The duke’s daughter Aurora is dead… and yet, she lives. Join Aurora across the mysterious kingdom of Lemuria on her quest to return home. Helped by Igniculus the firefly, Finn the Capilli and many more, she must defeat the Queen of the Night who has stolen the sun, the moon and the stars.
Ubisoft has crafted one of the most interesting new games on the market and can really only be described with only two words — beautiful art. Child of Light has an elegant, hand painted art and endearing character design to it which makes it incredibly unique looking. This is a fantastic RPG feels like something new and different, sparkling with a combat system that is beyond expectation, but at the same time easy to learn. So why should you pick up Child of Light to add to your collection?
The plot of the game focuses on Aurora, a young princess who must embark on a quest to recapture the three sources of light stolen from the kingdom of Lemuria. She awakens in a dream world full of mystery and strange creatures; spiders that were once minor nuisances have become viable threats to her life, and nothing is as it seems. While that may sound an awful lot like most other games in the genre, Aurora’s change from a frightened child at the beginning of the game to the hero makes her journey a very personal road to travel, despite the broad strokes this work of art is painted with. There is a lot of focus on warmth and sentimentality that resonates throughout the game. The plot of the game really feels like a child’s fantasy. Some modern roleplay games seem to add too much in the way of extra systems and facets that can take away from the gameplay, but Child of Light keeps focused on the plot of the story.
Speaking in terms of graphics, this game is gorgeous and players may be able to tell the art is inspired by artists including Hayao Miyazaki and Yoshitaka Amano. The greater goal of Child of Light is to present a childhood storybook world in a video game and it’s in the graphics where it succeeds in doing so. The backgrounds are like watercolour paintings and makes the game feel like playing moving art. The character portraits in the menus look amazing and flow with the same warmth and sentimentality that can be felt throughout, right down to the detailed hit animations in the battle sequences. Graphically, this may be one of the highest quality indie games ever made, and it is all thanks to Ubisoft’s UbiArt engine which had been previously used to create two incredibly gorgeous Rayman games. The environments burst with life in every pixel. The one thing that cannot be said enough of this game is that the animation is incredible. The attention to detail is one of this great games strong points; For example, Aurora’s hair is one of the most impressive points, as it catches in the air and moves just like hair really would. It may be small, but it gives a great effect.
The sound of Child of Light is this slow and somber soundtrack, highlighted by a lot of stringed instruments; similar to the Shenmue franchise and Journey, it is heavily atmospheric. The voice over narration used to move the story forward in the cut scenes is absolutely fantastic, and much like the music, it is relaxing and subdued. The music fits the scenes it is used for and has this subdued haunting nature that really adds to the excellence that Ubisoft has graced us with. The soundtrack is really meant to be appreciated as you traverse the game, and is something really savoured. A great suggestion is to play with some nice headphones on and really enjoy the experience.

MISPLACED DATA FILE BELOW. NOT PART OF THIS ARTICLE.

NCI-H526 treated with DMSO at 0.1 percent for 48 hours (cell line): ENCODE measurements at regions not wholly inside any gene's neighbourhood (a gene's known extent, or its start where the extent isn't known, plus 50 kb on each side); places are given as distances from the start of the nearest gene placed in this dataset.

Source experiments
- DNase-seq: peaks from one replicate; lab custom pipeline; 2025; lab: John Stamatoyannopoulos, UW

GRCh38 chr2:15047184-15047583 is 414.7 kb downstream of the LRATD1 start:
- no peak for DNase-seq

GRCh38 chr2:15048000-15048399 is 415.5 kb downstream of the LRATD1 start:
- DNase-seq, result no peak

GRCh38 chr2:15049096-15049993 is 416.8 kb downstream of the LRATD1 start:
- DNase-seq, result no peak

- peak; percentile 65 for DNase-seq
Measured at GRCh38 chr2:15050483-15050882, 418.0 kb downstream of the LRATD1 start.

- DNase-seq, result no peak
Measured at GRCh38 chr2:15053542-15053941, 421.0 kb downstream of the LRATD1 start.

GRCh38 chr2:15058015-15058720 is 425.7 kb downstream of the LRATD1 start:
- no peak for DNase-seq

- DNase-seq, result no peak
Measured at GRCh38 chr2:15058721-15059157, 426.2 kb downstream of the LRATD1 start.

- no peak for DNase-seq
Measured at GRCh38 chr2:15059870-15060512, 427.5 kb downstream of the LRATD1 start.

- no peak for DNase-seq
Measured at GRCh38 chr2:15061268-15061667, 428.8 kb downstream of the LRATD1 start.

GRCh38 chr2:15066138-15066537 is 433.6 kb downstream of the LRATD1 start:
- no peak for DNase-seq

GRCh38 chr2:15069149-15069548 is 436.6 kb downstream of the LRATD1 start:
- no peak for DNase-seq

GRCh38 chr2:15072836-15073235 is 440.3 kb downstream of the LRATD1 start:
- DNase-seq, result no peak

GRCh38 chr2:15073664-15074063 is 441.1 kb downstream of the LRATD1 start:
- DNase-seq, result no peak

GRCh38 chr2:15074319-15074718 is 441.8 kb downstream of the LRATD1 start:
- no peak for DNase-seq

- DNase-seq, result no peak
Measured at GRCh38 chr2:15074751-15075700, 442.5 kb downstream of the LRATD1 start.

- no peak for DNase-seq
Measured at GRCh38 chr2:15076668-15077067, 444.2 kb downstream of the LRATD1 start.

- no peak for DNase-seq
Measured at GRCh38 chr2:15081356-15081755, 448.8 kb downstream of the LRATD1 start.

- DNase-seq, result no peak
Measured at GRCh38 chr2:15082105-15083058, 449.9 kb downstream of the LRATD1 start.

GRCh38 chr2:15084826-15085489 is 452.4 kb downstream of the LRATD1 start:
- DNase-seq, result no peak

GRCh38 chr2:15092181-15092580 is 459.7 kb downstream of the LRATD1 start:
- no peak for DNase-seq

On the controls front, they’re quite easy to pick up and once you master it, the game is so much more rewarding to play. A lot of the games mechanics run through Igniculus, who is a bright blue firefly that Aurora meets early on and is her first ally. He feeds on little bits of light that can be found throughout the world, which can be used to refill energy. Outside of combat you can use Igniculus to heal you and while in battle you can also have him slow down enemies so you can get another turn in, which also lets you hold onto such things like potions without losing health. This may seem like something that would be game-breaking but its not as his meter refills slowly without help, and instant refills on the battlefield are limited. You still need to be careful mixing his healing powers, combat and basic defense into the game. This is turn based as well and the active battle system features a very handy little meter on the bottom of the screen letting you know the order of combat. This little addition makes sure that there is no guesswork involved in which character is up next, and you can time things with the enemy slowdown technique to work in your favour thanks to the design choice. Skill trees allow you to enhance your abilities beyond the usual leveling up system and there is a cool alchemy system embedded into combat as well. You can puck up various elements called Oculi and bind them to equipment, which allows you to buff certain things like fire or water and dole out more damage. There is a lot going on with the battle system but it is easy to learn and fun to use.
Child of Light is a memorable RPG and a great new entry into a genre that seems to have lapsed a bit since the PS2 generation. Combining likable characters with a great storyline and stunning graphics, it is an easy game to recommend. This is also a game that can be enjoyed by any age group, that is kept light hearted, except for points where serious matters are used to drive the plot forward in large ways. If you are impressed with the visuals at first, you will love that it is worth buying as it turns into an RPG you won’t be able to turn away from later on.
+ Beautiful graphics
+ Great story
+ Wonderful soundtrack
+ Excellent animation
+ Fun battle system
- Forced rhyming